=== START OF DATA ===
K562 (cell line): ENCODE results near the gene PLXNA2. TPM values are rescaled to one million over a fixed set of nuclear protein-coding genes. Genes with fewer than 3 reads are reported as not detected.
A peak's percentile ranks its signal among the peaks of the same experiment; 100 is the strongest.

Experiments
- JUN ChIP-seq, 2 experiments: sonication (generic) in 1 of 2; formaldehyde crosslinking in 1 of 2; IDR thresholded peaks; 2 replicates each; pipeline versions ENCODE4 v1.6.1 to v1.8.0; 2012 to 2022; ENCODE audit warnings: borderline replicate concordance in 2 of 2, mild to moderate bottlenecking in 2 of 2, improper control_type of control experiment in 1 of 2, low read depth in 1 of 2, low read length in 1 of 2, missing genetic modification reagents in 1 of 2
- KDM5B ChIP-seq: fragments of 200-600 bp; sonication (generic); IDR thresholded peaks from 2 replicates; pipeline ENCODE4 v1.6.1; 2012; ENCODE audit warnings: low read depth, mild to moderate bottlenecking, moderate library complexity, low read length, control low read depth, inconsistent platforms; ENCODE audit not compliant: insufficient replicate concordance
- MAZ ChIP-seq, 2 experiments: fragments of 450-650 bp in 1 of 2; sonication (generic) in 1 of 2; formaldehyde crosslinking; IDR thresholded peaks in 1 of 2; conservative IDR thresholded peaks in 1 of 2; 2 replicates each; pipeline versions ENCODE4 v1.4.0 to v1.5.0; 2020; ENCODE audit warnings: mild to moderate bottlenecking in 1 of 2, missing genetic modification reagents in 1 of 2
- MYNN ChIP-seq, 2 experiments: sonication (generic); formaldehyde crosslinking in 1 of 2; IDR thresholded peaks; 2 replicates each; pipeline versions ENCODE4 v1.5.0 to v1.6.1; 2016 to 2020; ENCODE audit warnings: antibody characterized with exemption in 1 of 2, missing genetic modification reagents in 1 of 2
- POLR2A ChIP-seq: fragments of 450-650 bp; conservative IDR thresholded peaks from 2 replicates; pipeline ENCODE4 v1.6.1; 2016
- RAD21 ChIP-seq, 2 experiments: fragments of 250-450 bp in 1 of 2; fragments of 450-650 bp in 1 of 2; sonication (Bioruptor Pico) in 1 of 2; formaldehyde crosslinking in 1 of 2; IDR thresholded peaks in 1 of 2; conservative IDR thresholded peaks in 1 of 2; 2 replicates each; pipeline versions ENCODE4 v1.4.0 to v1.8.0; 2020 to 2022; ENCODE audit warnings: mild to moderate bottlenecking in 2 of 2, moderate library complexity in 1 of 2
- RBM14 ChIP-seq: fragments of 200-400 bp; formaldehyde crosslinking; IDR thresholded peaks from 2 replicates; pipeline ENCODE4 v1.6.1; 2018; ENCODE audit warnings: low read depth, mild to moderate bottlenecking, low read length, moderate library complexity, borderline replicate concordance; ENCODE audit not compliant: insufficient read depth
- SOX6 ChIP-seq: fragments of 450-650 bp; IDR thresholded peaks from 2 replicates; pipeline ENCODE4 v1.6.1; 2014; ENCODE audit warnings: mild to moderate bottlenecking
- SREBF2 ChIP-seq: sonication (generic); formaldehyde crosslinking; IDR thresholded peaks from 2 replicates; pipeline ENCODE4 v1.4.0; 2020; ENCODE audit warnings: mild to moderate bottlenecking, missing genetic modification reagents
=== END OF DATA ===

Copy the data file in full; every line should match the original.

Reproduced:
K562 (cell line): ENCODE results near the gene PLXNA2. TPM values are rescaled to one million over a fixed set of nuclear protein-coding genes. Genes with fewer than 3 reads are reported as not detected.
A peak's percentile ranks its signal among the peaks of the same experiment; 100 is the strongest.

Experiments
- JUN ChIP-seq, 2 experiments: sonication (generic) in 1 of 2; formaldehyde crosslinking in 1 of 2; IDR thresholded peaks; 2 replicates each; pipeline versions ENCODE4 v1.6.1 to v1.8.0; 2012 to 2022; ENCODE audit warnings: borderline replicate concordance in 2 of 2, mild to moderate bottlenecking in 2 of 2, improper control_type of control experiment in 1 of 2, low read depth in 1 of 2, low read length in 1 of 2, missing genetic modification reagents in 1 of 2
- KDM5B ChIP-seq: fragments of 200-600 bp; sonication (generic); IDR thresholded peaks from 2 replicates; pipeline ENCODE4 v1.6.1; 2012; ENCODE audit warnings: low read depth, mild to moderate bottlenecking, moderate library complexity, low read length, control low read depth, inconsistent platforms; ENCODE audit not compliant: insufficient replicate concordance
- MAZ ChIP-seq, 2 experiments: fragments of 450-650 bp in 1 of 2; sonication (generic) in 1 of 2; formaldehyde crosslinking; IDR thresholded peaks in 1 of 2; conservative IDR thresholded peaks in 1 of 2; 2 replicates each; pipeline versions ENCODE4 v1.4.0 to v1.5.0; 2020; ENCODE audit warnings: mild to moderate bottlenecking in 1 of 2, missing genetic modification reagents in 1 of 2
- MYNN ChIP-seq, 2 experiments: sonication (generic); formaldehyde crosslinking in 1 of 2; IDR thresholded peaks; 2 replicates each; pipeline versions ENCODE4 v1.5.0 to v1.6.1; 2016 to 2020; ENCODE audit warnings: antibody characterized with exemption in 1 of 2, missing genetic modification reagents in 1 of 2
- POLR2A ChIP-seq: fragments of 450-650 bp; conservative IDR thresholded peaks from 2 replicates; pipeline ENCODE4 v1.6.1; 2016
- RAD21 ChIP-seq, 2 experiments: fragments of 250-450 bp in 1 of 2; fragments of 450-650 bp in 1 of 2; sonication (Bioruptor Pico) in 1 of 2; formaldehyde crosslinking in 1 of 2; IDR thresholded peaks in 1 of 2; conservative IDR thresholded peaks in 1 of 2; 2 replicates each; pipeline versions ENCODE4 v1.4.0 to v1.8.0; 2020 to 2022; ENCODE audit warnings: mild to moderate bottlenecking in 2 of 2, moderate library complexity in 1 of 2
- RBM14 ChIP-seq: fragments of 200-400 bp; formaldehyde crosslinking; IDR thresholded peaks from 2 replicates; pipeline ENCODE4 v1.6.1; 2018; ENCODE audit warnings: low read depth, mild to moderate bottlenecking, low read length, moderate library complexity, borderline replicate concordance; ENCODE audit not compliant: insufficient read depth
- SOX6 ChIP-seq: fragments of 450-650 bp; IDR thresholded peaks from 2 replicates; pipeline ENCODE4 v1.6.1; 2014; ENCODE audit warnings: mild to moderate bottlenecking
- SREBF2 ChIP-seq: sonication (generic); formaldehyde crosslinking; IDR thresholded peaks from 2 replicates; pipeline ENCODE4 v1.4.0; 2020; ENCODE audit warnings: mild to moderate bottlenecking, missing genetic modification reagents